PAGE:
Once-Formidable Banking Center Suffers Severe Setback
Apr. 30, 1988
PANAMA CITY, Panama (AP) _ Panama's international banking center was once a magnet for money from throughout the world, a safe haven for cash that earned the country a reputation as the Switzerland of Latin America.
Now, bankers worry that the system may never recover from a nearly two- month shutdown caused by political unrest surrounding the leadership of Gen. Manuel Antonio Noriega.
Frightened investors have pulled billions of dollars out of Panama. Bankers are anxiously studying their options.
''I assume ... (bankers) would be thinking about leaving the country because they can't do much business right now,'' said Edgardo Lasso, president of the Banking Association of Panama, which represents 93 of the 117 mostly foreign banks operating here.
Eiichi Motoshige, general manager of the local branch of Japan's giant Sumitomo Bank, said: ''Each bank is very, very seriously considering what we can do for the immediate future.
''The biggest problem,'' he said, ''is that nobody likes to place any funds here ... because of the risk.''
Not long ago, the tiny country attracted money from investors worldwide, many of them drawn by secrecy provisions limiting disclosure of information to foreign courts, governments and other third parties.
They also were attracted by the nation's use of the U.S. dollar as its currency, its prominent free-trade zone and its location on an isthmus linking Central and South America.
And, up until June, it offered investors political stability. But a wave of protest against Noriega's rule has shaken confidence in the system.
Noriega, chief of the country's defense forces and the power behind the civilian government, was indicted on drug charges in the United States in February. He forced the ouster of President Eric Arturo Delvalle on Feb. 26, one day after Delvalle tried to fire him.
On March 3, the government shut down 67 banks holding licenses to conduct local and international banking business after $50 million in Panamanian government money was frozen in U.S. banks.
The subsequent cash shortage prevented the National Bank of Panama from providing the dozen locally owned banks with enough money to cover a run on deposits that began Feb. 26.
The Reagan administration, seekng to force Noriega's ouster, has imposed sweeping economic sanctions on the country.
The administration announced Saturday that it was relaxing some restrictions and would allow Americans to pay utility bills and sales and excise taxes to the government. Payments on corporate and personal income taxes, import duties, port fees and corporate social security payments still are prohibited.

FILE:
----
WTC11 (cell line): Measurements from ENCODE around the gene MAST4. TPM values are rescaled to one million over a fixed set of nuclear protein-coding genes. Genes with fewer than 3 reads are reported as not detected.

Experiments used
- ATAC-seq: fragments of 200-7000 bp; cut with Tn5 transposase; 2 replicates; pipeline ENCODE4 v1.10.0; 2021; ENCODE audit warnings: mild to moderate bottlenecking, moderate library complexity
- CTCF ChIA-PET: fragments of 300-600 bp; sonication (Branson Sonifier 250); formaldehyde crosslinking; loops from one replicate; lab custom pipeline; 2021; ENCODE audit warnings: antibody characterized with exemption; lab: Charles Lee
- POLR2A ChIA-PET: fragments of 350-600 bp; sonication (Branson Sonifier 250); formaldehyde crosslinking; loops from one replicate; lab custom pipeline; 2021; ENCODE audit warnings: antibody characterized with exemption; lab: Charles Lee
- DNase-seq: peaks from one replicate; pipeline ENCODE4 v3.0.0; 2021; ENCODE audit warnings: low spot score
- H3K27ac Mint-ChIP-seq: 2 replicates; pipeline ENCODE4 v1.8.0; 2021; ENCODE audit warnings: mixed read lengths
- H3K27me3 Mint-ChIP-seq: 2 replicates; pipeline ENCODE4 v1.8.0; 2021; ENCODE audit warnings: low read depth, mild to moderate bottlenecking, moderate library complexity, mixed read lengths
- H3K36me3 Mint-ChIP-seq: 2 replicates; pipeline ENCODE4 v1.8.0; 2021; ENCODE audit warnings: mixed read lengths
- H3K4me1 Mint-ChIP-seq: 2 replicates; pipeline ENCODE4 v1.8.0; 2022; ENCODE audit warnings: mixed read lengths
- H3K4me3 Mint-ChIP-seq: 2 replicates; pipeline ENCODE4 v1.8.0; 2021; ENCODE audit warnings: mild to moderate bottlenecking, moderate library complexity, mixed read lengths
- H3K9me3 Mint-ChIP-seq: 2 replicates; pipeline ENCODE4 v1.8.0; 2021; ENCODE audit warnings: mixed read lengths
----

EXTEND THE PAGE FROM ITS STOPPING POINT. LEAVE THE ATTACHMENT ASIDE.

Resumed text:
Government figures show that assets held by the banking center tumbled from $40.3 billion at the end of 1986 to $31.4 billion at the end of 1987.
''There was a massive reduction in assets beginning in June,'' said Luis Luis, Latin American director of the Institute of International Finance in Washington.
''There must have been further shrinkage of assets in the first quarter (of this year),'' he said.
Motoshige said, ''So many banks, including ourselves, have had to move our assets outside.''
About three-quarters of the center's assets, or roughly $25 billion, were in off-shore activities at the end of last year.
Money in off-shore activities - those that take place outside of Panama - can be easily moved to competing banking centers in Miami, the Bahamas, Grand Cayman Island in the British West Indies and elsewhere.
Analysts have no figures on how much money has left the banking system so far this year. Estimates vary widely from a few billion dollars to more than $10 billion. One financial analyst, who spoke on condition of anonymity, said, ''They will be lucky if they come out of this with $5 billion in off-shore banking.''
Requests for interviews with officials of the National Banking Commission, a regulatory agency, were ignored.
Bankers say that only after the nation's political troubles are settled can the center begin healing.
''There would have to be several changes in the government,'' said Lasso. ''People would have to start getting confidence back in their people handling the government and that could take ... months.''
The banking commission has been trying to ease the situation.
On April 18, it allowed the banks to begin accepting deposits from customers. But it restricted the amount of money that could be drawn on the balance in checking accounts.
As a result, analysts say, about three-quarters of the newly deposited checks were returned for insufficient funds.
In March, the commission allowed banks to resume a dozen additional services, including handling letters of credit, collecting outstanding loans, transferring funds within the country and making foreign exchange transactions.
Clients still cannot withdraw cash from their accounts, and bankers fear a premature reopening of their institutions would trigger another run.
''People are afraid, and they are just waiting for the banks to open so they can get their money out,'' said Lasso.